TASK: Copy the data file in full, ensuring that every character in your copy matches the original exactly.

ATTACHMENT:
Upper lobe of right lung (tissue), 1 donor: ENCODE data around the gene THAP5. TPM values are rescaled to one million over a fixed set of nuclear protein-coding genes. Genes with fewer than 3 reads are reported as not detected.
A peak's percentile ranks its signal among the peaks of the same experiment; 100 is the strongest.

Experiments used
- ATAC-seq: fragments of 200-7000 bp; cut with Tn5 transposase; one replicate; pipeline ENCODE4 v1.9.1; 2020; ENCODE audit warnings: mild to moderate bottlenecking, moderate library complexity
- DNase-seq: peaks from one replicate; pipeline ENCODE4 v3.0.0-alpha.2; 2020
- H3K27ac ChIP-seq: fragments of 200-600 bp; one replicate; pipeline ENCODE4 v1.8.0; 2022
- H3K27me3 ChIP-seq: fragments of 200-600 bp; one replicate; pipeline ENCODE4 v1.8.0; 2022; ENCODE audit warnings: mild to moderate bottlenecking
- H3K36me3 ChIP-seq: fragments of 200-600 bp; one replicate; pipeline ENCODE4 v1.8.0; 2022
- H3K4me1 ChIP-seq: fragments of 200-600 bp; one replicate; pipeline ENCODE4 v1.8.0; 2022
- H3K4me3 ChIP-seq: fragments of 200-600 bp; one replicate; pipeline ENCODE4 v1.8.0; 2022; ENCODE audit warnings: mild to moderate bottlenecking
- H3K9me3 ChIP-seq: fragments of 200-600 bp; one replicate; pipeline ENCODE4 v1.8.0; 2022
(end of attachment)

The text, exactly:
Upper lobe of right lung (tissue), 1 donor: ENCODE data around the gene THAP5. TPM values are rescaled to one million over a fixed set of nuclear protein-coding genes. Genes with fewer than 3 reads are reported as not detected.
A peak's percentile ranks its signal among the peaks of the same experiment; 100 is the strongest.

Experiments used
- ATAC-seq: fragments of 200-7000 bp; cut with Tn5 transposase; one replicate; pipeline ENCODE4 v1.9.1; 2020; ENCODE audit warnings: mild to moderate bottlenecking, moderate library complexity
- DNase-seq: peaks from one replicate; pipeline ENCODE4 v3.0.0-alpha.2; 2020
- H3K27ac ChIP-seq: fragments of 200-600 bp; one replicate; pipeline ENCODE4 v1.8.0; 2022
- H3K27me3 ChIP-seq: fragments of 200-600 bp; one replicate; pipeline ENCODE4 v1.8.0; 2022; ENCODE audit warnings: mild to moderate bottlenecking
- H3K36me3 ChIP-seq: fragments of 200-600 bp; one replicate; pipeline ENCODE4 v1.8.0; 2022
- H3K4me1 ChIP-seq: fragments of 200-600 bp; one replicate; pipeline ENCODE4 v1.8.0; 2022
- H3K4me3 ChIP-seq: fragments of 200-600 bp; one replicate; pipeline ENCODE4 v1.8.0; 2022; ENCODE audit warnings: mild to moderate bottlenecking
- H3K9me3 ChIP-seq: fragments of 200-600 bp; one replicate; pipeline ENCODE4 v1.8.0; 2022